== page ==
STAGE 4: FIND A SYSTEM TO KEEP THE GOALS ACTIVE AFTER THEIR MONTH
Early that month at dinner with my son I was explaining my plan to have three new goals each month but to keep up with the previous goals from earlier months to make sure they became solid habits. I was concerned about dropping previous months as I focused on the new goals.
My son came up with the spreadsheet list I use today. It shows the 3 goals for the month with a square to check off each day if I do the goal. I know, grammar school.
- MEDITATION Word, Worship, Wait, Pray
- EXERCISE Minimum 30mins/day, 13x/week
EXERCISE 5 minute stretches, 2x/day
SLEEP Electronics off 9:30PM
- FOOD <100 gms carbs/day
FOOD Aim for macros 15-20-65
FOOD Journal weekdays on Cronometer
- SLEEP BLFglasses, mask, mouth tape
EXERCISE Minimum, 30mins/6days
FOOD 3-5 eggs, good fats, 3 color veg
First of all, I have one goal that doesn't change at the top of the list. This is my morning devotions time which serves me for meditation. I have real life experience with the benefits from this over the years so call it my "non-negotiable."
Lines 2-4 are the three goals for the current month. This is my daily focus.
The previous months have rolled down but are still on the list. Some of the early goals have been replaced with more ambitious goals, but I still diligently check off each goal (from all months) when completed. I literally peruse and make check marks twice a day. This keeps me honest that I am doing my current month goals as well as keeping up my previous month's goals.
STAGE 5: HOW I PICK THE GOALS
Remember, my goals are stepping stones to making lifestyle change habits. And, I choose goals on a "small enough to pursue even on a bad day" but "biggest bang for my time/effort/money basis." In other words, I want goals I can do (not too big) and goals that produce real benefit.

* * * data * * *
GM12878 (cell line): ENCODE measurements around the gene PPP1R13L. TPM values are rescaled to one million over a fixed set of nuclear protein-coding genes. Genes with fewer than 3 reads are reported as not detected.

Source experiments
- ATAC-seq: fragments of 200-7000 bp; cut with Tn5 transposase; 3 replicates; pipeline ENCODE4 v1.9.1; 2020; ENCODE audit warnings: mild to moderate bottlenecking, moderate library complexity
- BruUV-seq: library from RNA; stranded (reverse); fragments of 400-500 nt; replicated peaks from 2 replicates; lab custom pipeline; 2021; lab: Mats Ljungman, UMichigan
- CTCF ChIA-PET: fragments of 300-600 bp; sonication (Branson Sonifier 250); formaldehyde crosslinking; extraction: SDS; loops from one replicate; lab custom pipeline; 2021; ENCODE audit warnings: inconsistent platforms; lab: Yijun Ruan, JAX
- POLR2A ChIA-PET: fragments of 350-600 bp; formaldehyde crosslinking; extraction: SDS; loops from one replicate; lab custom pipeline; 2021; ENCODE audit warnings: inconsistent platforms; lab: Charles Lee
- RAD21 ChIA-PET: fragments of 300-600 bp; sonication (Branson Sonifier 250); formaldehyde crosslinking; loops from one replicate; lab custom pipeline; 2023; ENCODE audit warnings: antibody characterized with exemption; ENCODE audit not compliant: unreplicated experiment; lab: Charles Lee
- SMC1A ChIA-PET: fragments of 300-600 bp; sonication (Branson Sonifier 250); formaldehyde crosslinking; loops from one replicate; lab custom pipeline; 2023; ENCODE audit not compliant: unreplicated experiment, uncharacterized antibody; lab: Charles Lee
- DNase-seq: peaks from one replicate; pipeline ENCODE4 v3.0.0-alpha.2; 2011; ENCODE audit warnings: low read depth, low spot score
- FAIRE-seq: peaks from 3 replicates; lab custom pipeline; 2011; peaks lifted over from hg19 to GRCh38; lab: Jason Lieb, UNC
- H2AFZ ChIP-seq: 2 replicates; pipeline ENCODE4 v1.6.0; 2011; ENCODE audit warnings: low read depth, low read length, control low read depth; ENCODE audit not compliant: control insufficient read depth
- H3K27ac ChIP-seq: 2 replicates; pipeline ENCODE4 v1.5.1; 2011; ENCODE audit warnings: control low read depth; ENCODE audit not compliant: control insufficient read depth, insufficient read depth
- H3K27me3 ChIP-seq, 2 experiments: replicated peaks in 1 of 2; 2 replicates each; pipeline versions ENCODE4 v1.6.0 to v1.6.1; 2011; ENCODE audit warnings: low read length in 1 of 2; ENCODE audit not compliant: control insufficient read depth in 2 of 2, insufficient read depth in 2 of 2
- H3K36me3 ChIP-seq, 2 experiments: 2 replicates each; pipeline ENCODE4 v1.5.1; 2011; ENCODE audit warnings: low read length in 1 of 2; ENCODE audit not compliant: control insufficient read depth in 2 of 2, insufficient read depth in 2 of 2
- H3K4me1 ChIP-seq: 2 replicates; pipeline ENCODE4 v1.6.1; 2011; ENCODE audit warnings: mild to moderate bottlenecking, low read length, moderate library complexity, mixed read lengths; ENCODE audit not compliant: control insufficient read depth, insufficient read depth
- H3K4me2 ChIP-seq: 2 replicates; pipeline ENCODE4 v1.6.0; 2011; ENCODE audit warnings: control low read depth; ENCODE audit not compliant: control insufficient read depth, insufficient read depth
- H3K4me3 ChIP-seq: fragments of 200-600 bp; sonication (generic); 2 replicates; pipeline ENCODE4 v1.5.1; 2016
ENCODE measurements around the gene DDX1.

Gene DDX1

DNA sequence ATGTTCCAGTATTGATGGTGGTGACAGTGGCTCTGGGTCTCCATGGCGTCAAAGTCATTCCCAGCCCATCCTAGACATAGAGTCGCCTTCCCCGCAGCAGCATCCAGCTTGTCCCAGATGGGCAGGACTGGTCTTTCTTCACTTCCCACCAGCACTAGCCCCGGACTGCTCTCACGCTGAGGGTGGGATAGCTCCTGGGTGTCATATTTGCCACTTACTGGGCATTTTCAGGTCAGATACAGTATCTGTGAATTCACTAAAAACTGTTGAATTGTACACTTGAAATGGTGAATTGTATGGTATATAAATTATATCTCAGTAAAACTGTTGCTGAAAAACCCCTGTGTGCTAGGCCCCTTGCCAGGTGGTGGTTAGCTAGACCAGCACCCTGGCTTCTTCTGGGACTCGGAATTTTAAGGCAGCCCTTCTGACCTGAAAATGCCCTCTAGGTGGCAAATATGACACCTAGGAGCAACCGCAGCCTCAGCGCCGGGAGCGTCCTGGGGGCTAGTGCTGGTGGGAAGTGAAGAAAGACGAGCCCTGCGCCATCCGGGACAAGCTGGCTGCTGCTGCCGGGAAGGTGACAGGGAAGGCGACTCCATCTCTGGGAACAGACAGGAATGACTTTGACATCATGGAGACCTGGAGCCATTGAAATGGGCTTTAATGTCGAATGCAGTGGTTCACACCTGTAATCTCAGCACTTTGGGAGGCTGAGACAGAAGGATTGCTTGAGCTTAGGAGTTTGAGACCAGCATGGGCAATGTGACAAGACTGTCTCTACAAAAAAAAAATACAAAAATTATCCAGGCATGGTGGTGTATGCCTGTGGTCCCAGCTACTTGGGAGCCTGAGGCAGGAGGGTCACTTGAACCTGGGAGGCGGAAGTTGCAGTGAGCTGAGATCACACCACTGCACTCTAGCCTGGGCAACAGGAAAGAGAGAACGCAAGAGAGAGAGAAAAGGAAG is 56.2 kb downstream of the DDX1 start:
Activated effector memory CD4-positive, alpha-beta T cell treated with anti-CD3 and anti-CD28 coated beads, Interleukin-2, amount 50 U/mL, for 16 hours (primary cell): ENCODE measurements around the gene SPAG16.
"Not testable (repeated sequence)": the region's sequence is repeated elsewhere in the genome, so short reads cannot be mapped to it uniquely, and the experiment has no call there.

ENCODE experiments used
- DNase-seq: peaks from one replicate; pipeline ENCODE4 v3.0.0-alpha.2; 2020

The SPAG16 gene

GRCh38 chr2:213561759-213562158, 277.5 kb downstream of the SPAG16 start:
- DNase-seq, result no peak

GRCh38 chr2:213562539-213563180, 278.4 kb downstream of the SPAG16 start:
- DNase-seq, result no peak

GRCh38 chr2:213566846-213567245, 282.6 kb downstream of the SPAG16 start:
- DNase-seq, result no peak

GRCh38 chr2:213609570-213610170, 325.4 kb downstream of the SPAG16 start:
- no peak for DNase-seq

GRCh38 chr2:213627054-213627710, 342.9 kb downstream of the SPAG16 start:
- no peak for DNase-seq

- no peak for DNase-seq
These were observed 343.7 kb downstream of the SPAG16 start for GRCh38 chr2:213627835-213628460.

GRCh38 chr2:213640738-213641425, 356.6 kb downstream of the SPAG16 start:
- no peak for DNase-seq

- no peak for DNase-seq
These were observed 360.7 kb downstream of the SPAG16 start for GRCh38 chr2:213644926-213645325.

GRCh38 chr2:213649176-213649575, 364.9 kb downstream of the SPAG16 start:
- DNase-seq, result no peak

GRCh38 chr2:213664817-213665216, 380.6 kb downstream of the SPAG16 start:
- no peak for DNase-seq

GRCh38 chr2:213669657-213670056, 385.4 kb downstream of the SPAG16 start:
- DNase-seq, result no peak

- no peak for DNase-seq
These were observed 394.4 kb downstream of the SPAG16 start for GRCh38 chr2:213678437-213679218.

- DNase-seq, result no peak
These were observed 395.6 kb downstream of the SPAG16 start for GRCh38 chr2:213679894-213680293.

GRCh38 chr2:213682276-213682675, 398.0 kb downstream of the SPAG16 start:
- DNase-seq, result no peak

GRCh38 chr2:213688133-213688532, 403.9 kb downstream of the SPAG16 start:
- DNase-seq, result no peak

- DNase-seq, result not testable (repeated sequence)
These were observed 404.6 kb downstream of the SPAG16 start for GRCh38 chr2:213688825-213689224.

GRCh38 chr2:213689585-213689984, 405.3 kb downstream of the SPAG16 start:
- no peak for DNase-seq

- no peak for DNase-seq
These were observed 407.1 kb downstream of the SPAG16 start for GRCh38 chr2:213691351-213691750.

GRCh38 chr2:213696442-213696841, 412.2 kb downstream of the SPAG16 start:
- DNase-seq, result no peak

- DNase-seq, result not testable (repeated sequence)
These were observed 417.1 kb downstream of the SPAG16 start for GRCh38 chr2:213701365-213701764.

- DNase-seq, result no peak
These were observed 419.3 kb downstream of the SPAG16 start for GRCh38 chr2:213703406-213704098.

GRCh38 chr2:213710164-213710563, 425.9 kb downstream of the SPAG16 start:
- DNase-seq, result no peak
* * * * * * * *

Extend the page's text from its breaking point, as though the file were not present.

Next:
For example, I knew I had to change my insulin resistance so major food change was imperative and had to begin "right now." I also knew I was iconically bad on sleep all my life and figured if that didn't get fixed I was working against myself. And, of course, we all know we need exercise but my increasingly sedentary lifestyle, combined with 100+ pounds overweight and age (67), had gotten me to a place where I would have to work up to being able to work out safely.
I set my goals low because that's where I was. They were a stretch for me, but doable. I have learned it is the step in front of us we need to take rather than go for the big flashy steps near the end when we are in reach of the goal. I have some climbing to do before I can even see the goals!
I also focus my goals on doing the behaviors rather than reaching the desired outcome. For example, eating my veggies rather than losing 100 pounds. I find if I do the desired behaviors faithfully I will almost inevitably reach my desired outcome.
I used the same standard on choosing which areas to work on first. I figured I would get the biggest bang for my proverbial buck in the areas of FOOD, SLEEP, EXERCISE. Now, I think SLEEP has been the most important.
Yes, it is working. I'm finding my little system manageable and still, 66 days later, find myself able to at least make myself do the 9 goals to check off each day, with a few small lapses. Thinking of the alternative to consistency daily re-motivates me.